Thank you, Dr. Kumar, for the kind introduction. It’s a pleasure to be here today. I want to thank Prime Minister Modi for your hospitality on my first visit to India as World Bank Group president. I welcome the opportunity to speak with all of you today about a robust financial sector, which is vital to India’s economic well-being.
India has made substantial economic progress over the past few decades. The world has made great strides in reducing extreme poverty, and India played a key role in that progress. India cut extreme poverty in half within a generation and is transforming itself into one of the world’s fast-growing economies. That’s very encouraging to us at the World Bank Group, because our mission is to encourage broad-based growth, reduce extreme poverty and boost shared prosperity.
In recent years, the Indian government has carried out important market-oriented reforms. We’ve just released our annual Doing Business report, which measures ease of doing business. For the third year in a row, India is in the top ten in terms of improvements. During that period, it has jumped from 142nd in the Doing Business rankings to 63rd. Per the new report, it’s easier than it was a year ago to file for a new business, get a construction permit and trade goods across the border.
We share your desire to see India’s economy stronger. Prime Minister Modi has set the ambitious goal of turning India into a $5-trillion economy by 2025. Reaching that goal would be good for the people of India—and for the world. It will require even more reforms on taxes, trade, infrastructure and government structures. And it will require a strong, stable financial sector and substantial progress on financial reforms: the subject of my remarks today.
BOOSTING GROWTH THROUGH FINANCIAL STRENGTH
India’s banking system is at a crossroads. We recognize important reforms already. You protected home buyers by improving the transparency of funds channeled into real estate. You introduced a system of unique identification numbers that has made it easier to make government transfers. This has especially benefited the poor. And you’ve created a unified bankruptcy and insolvency code. These are welcome developments.
Still, the financial sector faces a number of challenges. While there are signs that commercial banks are making progress in clearing non-performing loans, there’s still much work to do.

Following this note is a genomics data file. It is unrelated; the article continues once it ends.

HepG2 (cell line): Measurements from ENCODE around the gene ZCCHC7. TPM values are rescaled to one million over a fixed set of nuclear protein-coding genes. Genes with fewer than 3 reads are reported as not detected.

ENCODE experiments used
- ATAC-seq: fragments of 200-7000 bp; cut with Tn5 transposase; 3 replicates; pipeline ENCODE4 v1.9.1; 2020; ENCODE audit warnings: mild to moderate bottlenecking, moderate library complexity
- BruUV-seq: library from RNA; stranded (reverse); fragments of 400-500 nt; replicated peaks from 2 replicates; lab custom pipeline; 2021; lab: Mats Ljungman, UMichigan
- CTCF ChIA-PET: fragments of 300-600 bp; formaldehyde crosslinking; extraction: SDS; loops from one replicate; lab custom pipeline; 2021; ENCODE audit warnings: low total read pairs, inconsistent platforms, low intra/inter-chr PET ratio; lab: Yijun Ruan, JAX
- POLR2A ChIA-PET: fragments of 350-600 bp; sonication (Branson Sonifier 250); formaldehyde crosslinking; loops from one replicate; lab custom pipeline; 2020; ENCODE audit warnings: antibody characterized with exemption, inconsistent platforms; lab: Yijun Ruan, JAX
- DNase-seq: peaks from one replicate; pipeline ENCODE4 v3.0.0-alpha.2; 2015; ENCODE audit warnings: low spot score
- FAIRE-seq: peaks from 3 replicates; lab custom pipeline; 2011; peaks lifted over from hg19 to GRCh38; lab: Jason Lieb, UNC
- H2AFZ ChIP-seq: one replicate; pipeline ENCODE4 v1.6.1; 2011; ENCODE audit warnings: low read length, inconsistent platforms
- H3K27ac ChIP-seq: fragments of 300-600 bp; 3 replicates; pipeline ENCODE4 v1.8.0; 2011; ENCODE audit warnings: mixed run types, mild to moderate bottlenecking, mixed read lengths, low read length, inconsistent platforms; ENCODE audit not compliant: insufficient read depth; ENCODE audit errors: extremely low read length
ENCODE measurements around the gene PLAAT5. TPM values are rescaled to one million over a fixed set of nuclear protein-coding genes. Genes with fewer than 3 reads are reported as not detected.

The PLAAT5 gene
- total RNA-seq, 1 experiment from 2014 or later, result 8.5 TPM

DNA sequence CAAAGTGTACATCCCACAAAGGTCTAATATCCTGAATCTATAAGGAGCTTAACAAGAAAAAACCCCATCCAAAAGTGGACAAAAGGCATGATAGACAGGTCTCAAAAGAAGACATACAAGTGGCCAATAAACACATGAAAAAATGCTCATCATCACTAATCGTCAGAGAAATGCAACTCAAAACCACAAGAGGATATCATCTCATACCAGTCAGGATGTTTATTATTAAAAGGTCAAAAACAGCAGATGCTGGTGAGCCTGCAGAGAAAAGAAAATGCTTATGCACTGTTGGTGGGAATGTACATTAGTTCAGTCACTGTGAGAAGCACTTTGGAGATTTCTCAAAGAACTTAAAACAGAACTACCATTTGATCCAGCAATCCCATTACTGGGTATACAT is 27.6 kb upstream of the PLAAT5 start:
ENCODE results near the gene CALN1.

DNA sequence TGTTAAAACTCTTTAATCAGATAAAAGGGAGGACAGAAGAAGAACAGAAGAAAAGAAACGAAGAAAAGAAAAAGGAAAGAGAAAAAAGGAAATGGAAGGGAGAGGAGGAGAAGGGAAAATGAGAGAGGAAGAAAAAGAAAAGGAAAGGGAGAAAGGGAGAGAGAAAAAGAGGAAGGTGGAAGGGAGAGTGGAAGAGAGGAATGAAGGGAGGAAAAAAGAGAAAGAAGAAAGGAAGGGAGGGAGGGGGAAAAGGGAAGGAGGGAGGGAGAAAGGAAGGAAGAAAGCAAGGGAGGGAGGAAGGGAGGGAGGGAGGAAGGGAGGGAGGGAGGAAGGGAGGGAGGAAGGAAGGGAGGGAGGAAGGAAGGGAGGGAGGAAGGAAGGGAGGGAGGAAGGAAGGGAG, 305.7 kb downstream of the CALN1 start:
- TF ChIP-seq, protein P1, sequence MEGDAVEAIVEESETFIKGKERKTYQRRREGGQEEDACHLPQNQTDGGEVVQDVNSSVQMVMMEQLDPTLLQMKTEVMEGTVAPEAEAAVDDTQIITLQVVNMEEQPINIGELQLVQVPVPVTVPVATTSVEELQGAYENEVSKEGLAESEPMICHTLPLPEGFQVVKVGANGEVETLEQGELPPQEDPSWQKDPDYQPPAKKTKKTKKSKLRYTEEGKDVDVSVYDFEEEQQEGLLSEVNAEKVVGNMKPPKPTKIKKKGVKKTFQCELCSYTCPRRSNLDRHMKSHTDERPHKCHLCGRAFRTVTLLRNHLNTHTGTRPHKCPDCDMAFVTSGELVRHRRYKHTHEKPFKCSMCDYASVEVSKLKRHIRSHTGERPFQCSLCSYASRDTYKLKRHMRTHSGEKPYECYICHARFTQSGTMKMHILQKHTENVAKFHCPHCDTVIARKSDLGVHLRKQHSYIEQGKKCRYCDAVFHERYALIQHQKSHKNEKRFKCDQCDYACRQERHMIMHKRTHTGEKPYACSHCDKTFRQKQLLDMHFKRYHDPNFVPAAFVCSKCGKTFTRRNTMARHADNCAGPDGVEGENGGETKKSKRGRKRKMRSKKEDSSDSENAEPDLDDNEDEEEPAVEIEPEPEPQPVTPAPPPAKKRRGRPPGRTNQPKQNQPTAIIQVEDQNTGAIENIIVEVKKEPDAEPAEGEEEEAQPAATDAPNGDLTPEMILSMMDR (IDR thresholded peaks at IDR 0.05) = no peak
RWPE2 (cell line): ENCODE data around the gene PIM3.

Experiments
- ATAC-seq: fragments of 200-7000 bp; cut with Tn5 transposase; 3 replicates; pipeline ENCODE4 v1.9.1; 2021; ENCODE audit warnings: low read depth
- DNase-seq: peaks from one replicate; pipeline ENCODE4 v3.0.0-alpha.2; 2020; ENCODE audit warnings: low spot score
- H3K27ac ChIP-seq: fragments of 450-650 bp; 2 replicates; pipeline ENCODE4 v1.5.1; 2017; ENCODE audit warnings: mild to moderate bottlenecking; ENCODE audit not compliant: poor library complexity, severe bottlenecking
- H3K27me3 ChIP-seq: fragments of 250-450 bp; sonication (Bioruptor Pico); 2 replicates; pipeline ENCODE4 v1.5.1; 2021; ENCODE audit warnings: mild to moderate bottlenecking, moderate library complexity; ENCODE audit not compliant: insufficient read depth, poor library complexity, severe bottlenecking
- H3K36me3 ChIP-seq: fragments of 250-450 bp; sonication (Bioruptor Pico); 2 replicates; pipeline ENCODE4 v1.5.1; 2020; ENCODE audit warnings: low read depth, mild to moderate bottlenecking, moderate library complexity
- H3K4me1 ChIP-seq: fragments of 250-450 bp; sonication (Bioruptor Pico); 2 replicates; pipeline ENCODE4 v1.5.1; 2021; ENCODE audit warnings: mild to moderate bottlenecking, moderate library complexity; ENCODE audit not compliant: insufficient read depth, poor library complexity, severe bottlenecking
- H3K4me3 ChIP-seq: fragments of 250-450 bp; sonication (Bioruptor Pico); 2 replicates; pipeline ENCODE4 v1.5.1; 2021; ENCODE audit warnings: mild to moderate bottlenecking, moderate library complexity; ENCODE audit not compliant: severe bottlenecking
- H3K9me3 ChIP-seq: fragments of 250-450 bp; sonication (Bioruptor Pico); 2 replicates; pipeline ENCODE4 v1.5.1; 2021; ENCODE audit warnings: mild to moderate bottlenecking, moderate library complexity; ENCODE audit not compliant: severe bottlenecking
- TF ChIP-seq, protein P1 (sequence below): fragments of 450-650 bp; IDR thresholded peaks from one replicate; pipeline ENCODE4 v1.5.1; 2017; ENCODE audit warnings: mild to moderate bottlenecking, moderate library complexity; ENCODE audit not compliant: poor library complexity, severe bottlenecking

State-owned banks account for nearly 70 percent of assets in the nation’s banking sector. This heavy involvement of the public sector distorts markets, making it difficult for India to address financing gaps in key areas of development such as infrastructure, small and medium-sized businesses and housing. Non-banking financial companies, sometimes called shadow banks, have emerged as an important new source of credit for businesses and consumers. Yet their growth has also created linkages with the traditional banking sector that present new risks.
The financial sector is wrestling with these issues at a challenging moment for the global economy. Global growth is slowing amid sluggish investment and weakening trade. Like many countries, India’s economy is facing challenges, with consumption softening and investment slowing. Globally, bond yields have fallen into low or negative territory for several top bond issuers, benefiting an increasingly narrow group but leaving the productive investments needed for broad-based growth under-funded, including in India. This creates a difficult backdrop for reform. At the same time, it underscores the need for decisive action to allow faster growth.
The opportunity is tremendous. If the current challenges are addressed, India has the potential to build one of the world’s biggest domestic banking sectors. Faster private-sector credit growth would add directly to GDP, jobs and median income.
I’d like to focus on three areas of financial reform where the World Bank believes India can make meaningful progress — adding private capital in the banking system, deepening capital markets, and effectively regulating non-bank financial institutions as their role in the economy evolves. I’ll draw on experiences from other countries, while recognizing that India’s financial system will always be uniquely Indian. There’s no one-size-fits-all solution, yet some of the global examples may provide useful coordinates as you chart your course. As World Bank Group president, I’ve stressed that strong programs are urgently needed in many countries and should be tailored to the unique circumstances of each country.
INVOLVING THE PRIVATE SECTOR
In developing countries, state banks generally comprise the minority rather than the majority of market share: closer to 20 percent versus 70 percent.